If you have a fear of speaking publicly or perceive that you do not have the confidence to stand up in front of a group of people and share a message that is meaningful to you, then read on for Dr Demartini’s 7 tips to overcoming your fear of public speaking.
If you can speak and engage your audience enough to listen and you can articulate your message in a way that gives them something of meaningful value and inspires them, you can rise up to the top 20% of the 20% of the world.
I have been blessed to give up to 400 speeches per year for almost 48 years, so this is something that I have learned quite a bit about. I would love to share a few insights, practical tools, and tips that have helped me, and others, hone this craft. I am certain that it will help you too!
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Tip #1: Only speak about something that you are knowledgeable and certain about.
Anytime you speak about something that you are not adequately informed and certain about, you are likely to hesitate, procrastinate and distract yourself from your objective and therefore not be fully focused, present and fluent.
However, if you are speaking about what you are knowledgeable about, and you have novel content or at least more knowledge than anybody in the audience, you are not likely to end up having anxiety about speaking.
So, stick to what you know, and let what you know grow as you gain knowledge and as you expand your awareness and skill. It would be wise to avoid stepping outside of your core competence. You learn to play the flute by playing the flute. You learn to speak by speaking and refining your skill.
Tip #2: Begin with a story that is personal to you.
This is something that Toastmasters International recommends, that they call the ice-breaker. It is wise to make that “icebreaker” about some meaningful story about your life.
Here’s why: nobody in the audience knows more about your life than you. That means that when you speak about your own life, you know more about your own life than anybody in that audience – it is a core competence.
So, if you plan to talk about what you know, then sharing something about yourself is a great way of loosening up and engaging the audience.
I learned a long time ago that when you are speaking and humbly sharing a meaningful and inspiring story from your heart, your audience members are more likely to go into their hearts with you. I have had 9,000 people in tears together with me when I presented an inspiring moment of my life’s journey, which completely leveled the playing field because we were all there in our hearts together.
My suggestion is to think about all the moments in your life related to the topic you are about to speak to and write down the most inspiring ideas, experiences and stories that are related to it.
Tip #3: The reason why people have a fear of public speaking is not the fear of speaking. Instead, it is the fear of speaking in front of others that you think have more knowledge or more achievements than you.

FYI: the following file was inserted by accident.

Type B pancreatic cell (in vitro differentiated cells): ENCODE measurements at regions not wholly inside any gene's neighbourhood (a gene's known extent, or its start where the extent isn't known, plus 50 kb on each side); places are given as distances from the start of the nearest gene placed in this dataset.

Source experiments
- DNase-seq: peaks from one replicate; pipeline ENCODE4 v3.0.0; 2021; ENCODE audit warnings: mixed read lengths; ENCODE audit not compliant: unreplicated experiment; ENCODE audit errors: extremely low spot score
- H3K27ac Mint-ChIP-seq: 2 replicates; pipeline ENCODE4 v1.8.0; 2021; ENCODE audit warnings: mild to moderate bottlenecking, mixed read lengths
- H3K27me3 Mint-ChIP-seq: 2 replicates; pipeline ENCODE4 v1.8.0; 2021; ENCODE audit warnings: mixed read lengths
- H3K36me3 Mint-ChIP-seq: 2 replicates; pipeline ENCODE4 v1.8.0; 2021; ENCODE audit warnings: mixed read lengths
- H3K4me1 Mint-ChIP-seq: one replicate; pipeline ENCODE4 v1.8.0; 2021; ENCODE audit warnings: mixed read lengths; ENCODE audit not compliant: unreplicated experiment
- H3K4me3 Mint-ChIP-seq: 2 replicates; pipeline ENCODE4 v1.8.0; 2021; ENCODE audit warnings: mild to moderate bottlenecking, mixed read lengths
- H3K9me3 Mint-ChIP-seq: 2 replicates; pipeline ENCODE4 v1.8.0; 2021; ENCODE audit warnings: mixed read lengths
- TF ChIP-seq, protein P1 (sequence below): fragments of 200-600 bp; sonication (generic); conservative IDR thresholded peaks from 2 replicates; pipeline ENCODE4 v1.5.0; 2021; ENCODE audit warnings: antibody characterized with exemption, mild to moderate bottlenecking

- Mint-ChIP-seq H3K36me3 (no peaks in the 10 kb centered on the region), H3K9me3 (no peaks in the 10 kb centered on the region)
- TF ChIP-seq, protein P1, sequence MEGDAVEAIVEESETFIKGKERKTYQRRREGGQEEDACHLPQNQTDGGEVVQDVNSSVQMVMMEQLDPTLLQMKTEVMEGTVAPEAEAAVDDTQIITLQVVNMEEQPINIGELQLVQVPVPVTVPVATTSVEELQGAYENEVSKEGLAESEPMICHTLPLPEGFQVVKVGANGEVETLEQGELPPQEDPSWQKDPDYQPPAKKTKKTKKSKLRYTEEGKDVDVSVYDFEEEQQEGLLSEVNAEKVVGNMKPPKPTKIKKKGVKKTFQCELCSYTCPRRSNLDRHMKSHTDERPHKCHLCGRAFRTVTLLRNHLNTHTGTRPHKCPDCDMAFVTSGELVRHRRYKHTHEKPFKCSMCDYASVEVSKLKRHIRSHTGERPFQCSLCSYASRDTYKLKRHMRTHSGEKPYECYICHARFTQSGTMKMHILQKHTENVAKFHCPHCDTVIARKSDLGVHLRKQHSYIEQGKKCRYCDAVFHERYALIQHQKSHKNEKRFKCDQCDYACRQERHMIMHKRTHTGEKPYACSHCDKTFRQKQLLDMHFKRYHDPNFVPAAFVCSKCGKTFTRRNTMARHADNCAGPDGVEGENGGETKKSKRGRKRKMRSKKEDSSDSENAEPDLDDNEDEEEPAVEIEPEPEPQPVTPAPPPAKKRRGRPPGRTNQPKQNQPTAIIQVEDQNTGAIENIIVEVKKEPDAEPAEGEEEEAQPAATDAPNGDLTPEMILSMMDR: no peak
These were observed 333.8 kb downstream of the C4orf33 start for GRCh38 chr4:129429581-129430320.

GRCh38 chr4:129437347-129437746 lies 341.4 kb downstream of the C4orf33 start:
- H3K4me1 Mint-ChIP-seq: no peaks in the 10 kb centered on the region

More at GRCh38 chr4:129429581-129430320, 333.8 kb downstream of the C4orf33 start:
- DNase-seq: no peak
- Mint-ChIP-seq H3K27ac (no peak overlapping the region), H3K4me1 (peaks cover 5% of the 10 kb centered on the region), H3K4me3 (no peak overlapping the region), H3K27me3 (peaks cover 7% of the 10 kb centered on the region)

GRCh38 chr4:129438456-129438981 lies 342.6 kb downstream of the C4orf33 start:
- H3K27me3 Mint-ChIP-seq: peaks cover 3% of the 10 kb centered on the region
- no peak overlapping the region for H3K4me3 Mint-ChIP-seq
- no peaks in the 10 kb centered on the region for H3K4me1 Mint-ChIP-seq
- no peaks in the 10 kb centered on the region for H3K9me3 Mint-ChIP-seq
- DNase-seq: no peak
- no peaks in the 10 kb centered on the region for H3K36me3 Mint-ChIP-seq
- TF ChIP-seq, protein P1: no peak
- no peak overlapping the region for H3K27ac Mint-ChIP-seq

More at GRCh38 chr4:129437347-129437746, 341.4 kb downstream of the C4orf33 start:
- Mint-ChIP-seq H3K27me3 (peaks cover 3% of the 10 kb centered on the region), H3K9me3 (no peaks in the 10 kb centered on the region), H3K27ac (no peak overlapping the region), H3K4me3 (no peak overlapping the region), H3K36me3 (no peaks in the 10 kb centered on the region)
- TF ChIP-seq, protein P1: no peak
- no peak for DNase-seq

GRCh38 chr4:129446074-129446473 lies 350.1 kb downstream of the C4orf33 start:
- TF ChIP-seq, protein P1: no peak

There are seven areas of life that I break life into: your spiritual quest; your intellectual quest; business quest; financial quest; family, love and intimacy quest; social leadership quest; and physical health and wellbeing quest.
Anytime you speak on a topic and there is someone in the audience that you perceive is more empowered, or knowledgeable or in a greater stature or position than you in that field, you are likely to compare yourself to them, exaggerate them and minimize yourself. This can result in a self-depreciating preoccupation with what they think of you.
The way that social values and conformity have assisted human beings through the ages as a survival strategy is that the moment we offload our decisions and give power to other authoritative people and put them on pedestals, we tend to exaggerate them and shrink or minimize ourselves in comparison.
In doing so, we are likely to inject their values into our life and judge ourselves relative to their values. In that way, we tend to compare ourselves to what we think they expect, or our illusion of who they are and often end up depreciating ourselves. Self-depreciation is simply a byproduct of comparing ourselves to other people and their values.
So, the moment you think somebody in that audience is more intelligent than you in relation to what you are talking about, you are likely to be focused on a comparison and become self-absorbed about what you perceive they think about you instead of just presenting from your heart, your meaningful message.
As a result, instead of focusing on the mission and the message of what you are speaking about, you are likely to be thinking about yourself and comparing your knowledge to theirs, and that’s not what’s going to make you a great orator.
Instead, it would be wise to think about:
- The mission and message you want to share; and
- How you can make it meaningful to your audience.
- The content you know and are certain about.
Tip #4: Have four times the amount of material that is needed to do the presentation than what is required in the time you have to present.
In other words, if you have a 30-minute presentation then have a minimum of two hours of material prepared. I’ve been using this rule for almost 48 years now, and it has served me so well because as long as you have more material than you are going to have time for, you will have plenty to say, and will be more likely to be fluent in your presentation instead of stressing about what to say next and ending up with umms, ands, uhhs or gaps and pauses.